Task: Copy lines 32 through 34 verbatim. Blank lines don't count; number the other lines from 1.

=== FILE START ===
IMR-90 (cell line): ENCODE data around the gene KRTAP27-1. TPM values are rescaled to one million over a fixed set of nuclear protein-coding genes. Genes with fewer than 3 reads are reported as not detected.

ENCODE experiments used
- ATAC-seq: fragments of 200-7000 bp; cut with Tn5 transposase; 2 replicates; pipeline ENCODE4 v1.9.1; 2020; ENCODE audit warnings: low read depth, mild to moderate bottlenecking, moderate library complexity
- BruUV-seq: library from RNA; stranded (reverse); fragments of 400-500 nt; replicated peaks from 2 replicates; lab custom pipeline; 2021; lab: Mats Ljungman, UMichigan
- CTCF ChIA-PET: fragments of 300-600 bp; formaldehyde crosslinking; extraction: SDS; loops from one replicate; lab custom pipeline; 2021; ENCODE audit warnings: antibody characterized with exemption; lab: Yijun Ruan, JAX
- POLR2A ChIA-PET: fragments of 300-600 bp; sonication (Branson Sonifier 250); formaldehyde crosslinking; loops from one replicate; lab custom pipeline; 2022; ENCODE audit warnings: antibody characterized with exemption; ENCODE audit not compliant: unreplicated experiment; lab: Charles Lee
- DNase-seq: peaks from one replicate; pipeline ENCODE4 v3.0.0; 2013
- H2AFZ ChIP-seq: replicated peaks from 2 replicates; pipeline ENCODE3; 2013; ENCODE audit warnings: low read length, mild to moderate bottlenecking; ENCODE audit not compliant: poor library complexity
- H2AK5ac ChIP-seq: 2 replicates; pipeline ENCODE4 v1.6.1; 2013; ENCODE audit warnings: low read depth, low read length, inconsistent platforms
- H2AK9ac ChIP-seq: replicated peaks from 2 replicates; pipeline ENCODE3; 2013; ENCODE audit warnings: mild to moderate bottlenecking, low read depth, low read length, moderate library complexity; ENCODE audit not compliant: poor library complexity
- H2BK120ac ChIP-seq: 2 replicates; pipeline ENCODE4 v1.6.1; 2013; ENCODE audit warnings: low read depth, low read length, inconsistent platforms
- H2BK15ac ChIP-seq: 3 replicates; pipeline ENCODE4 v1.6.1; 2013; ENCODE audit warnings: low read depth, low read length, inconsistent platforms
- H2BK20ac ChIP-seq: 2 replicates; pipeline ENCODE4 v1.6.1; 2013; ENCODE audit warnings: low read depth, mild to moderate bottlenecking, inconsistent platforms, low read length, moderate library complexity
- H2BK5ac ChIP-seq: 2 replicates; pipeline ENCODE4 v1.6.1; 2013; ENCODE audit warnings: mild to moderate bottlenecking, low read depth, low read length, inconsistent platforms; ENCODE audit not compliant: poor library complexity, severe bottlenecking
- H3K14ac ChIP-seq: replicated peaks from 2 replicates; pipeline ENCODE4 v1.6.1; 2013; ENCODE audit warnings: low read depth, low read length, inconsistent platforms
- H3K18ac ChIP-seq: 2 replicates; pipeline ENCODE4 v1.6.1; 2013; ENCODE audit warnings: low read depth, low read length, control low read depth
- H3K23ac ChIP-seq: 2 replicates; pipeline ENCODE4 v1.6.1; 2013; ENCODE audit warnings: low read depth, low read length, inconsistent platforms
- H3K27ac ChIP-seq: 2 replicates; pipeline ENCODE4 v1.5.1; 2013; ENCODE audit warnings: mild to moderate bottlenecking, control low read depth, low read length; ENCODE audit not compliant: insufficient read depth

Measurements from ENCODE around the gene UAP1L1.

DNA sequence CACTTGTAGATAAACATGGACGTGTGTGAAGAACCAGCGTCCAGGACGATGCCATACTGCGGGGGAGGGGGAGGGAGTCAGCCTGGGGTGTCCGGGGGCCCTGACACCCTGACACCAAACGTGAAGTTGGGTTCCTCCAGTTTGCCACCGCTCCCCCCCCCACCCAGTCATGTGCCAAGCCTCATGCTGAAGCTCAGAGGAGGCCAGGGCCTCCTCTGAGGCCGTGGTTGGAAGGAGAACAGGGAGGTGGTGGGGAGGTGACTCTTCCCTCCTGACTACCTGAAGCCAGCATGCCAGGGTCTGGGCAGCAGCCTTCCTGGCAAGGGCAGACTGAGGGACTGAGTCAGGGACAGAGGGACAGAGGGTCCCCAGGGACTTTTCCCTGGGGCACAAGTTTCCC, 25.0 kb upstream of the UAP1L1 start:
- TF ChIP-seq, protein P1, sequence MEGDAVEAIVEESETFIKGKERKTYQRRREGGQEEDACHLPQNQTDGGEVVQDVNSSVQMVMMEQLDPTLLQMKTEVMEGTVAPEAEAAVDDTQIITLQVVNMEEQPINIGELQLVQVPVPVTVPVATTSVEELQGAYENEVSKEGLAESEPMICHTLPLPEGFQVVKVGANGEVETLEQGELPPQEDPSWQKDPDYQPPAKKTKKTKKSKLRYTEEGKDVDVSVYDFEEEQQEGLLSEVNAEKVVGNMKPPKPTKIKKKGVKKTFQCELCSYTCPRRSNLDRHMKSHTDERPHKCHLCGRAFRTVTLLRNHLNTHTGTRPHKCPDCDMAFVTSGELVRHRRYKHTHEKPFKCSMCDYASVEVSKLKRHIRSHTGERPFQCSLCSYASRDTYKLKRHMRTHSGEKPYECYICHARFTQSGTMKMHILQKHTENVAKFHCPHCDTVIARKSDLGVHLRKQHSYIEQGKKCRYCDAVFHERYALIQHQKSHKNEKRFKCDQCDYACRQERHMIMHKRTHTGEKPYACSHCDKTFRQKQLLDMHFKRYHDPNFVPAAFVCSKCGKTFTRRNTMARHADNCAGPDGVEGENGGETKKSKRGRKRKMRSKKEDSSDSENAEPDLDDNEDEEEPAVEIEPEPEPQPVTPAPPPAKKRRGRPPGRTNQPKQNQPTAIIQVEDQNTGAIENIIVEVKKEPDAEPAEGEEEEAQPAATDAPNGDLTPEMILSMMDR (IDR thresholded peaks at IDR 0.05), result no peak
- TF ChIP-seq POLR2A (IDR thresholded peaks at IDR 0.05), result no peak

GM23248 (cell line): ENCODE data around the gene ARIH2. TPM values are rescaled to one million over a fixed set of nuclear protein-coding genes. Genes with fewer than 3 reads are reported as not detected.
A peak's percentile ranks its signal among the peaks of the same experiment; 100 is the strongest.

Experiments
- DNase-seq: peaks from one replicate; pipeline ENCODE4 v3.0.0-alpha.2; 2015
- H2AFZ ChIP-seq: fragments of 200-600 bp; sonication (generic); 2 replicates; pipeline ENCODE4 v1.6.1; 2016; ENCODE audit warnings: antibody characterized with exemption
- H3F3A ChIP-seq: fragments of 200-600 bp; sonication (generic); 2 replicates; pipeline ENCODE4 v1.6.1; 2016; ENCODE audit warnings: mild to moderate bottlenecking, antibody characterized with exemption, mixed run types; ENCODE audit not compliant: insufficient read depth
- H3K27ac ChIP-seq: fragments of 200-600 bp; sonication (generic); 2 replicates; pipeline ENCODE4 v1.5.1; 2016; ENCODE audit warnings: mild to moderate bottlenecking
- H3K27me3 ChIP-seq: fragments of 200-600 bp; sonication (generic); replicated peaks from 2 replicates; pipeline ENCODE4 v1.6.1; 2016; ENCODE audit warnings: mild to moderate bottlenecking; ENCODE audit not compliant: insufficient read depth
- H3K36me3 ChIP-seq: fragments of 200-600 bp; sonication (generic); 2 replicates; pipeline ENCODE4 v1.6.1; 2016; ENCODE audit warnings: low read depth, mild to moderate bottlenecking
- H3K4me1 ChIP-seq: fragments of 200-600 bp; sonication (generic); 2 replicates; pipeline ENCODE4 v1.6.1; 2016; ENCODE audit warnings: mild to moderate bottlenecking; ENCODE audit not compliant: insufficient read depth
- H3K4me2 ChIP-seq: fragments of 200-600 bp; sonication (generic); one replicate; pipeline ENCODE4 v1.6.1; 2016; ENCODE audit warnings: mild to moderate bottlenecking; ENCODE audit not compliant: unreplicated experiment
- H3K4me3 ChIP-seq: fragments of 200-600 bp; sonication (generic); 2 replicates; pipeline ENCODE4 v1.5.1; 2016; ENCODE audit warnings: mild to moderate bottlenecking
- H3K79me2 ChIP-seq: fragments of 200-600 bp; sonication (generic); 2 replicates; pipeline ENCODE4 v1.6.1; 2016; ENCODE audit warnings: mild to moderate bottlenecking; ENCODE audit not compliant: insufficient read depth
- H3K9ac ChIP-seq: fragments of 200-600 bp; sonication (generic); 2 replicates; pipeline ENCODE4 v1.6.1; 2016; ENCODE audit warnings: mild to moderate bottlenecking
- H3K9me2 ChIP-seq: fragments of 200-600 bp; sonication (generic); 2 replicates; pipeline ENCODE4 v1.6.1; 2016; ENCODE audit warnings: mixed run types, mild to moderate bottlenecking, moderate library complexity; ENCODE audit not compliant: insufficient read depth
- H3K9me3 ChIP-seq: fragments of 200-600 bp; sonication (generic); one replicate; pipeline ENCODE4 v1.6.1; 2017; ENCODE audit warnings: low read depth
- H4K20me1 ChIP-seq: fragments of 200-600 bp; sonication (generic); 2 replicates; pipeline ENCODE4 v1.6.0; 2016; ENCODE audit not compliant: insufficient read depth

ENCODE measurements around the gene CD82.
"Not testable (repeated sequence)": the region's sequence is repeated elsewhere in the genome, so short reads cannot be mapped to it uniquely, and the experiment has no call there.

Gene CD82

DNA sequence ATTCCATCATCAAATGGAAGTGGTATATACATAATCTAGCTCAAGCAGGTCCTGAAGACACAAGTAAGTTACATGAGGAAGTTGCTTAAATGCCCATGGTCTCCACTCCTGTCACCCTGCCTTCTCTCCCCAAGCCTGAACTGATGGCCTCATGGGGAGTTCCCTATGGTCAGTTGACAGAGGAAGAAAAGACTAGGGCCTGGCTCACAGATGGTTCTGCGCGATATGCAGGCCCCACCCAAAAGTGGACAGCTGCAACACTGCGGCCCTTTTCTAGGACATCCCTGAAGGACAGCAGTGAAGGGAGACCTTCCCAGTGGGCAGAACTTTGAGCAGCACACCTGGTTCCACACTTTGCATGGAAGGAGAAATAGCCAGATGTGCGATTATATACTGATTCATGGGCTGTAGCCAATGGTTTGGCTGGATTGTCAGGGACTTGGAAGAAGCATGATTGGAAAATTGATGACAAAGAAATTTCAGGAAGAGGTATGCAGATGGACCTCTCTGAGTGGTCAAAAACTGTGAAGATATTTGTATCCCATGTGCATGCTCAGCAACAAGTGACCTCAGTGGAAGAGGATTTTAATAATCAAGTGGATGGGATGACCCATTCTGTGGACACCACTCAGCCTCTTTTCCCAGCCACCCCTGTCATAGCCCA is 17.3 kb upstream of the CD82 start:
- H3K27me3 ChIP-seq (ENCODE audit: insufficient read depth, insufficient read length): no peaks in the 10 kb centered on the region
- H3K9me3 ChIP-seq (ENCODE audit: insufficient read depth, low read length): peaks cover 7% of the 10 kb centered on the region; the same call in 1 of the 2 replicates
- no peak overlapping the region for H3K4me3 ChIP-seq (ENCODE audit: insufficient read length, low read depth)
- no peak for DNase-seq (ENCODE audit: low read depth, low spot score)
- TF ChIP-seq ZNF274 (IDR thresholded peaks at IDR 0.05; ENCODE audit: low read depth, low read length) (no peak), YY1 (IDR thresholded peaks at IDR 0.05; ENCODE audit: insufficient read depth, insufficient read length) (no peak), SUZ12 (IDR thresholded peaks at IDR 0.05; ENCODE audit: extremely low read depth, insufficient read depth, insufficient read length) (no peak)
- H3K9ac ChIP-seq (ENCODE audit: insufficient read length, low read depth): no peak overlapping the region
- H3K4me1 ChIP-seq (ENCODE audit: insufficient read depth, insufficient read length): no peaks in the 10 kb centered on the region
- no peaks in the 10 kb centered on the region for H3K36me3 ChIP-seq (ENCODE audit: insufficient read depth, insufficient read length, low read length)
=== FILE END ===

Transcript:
- H3K4me1 ChIP-seq: fragments of 200-600 bp; sonication (generic); 2 replicates; pipeline ENCODE4 v1.6.1; 2016; ENCODE audit warnings: mild to moderate bottlenecking; ENCODE audit not compliant: insufficient read depth
- H3K4me2 ChIP-seq: fragments of 200-600 bp; sonication (generic); one replicate; pipeline ENCODE4 v1.6.1; 2016; ENCODE audit warnings: mild to moderate bottlenecking; ENCODE audit not compliant: unreplicated experiment
- H3K4me3 ChIP-seq: fragments of 200-600 bp; sonication (generic); 2 replicates; pipeline ENCODE4 v1.5.1; 2016; ENCODE audit warnings: mild to moderate bottlenecking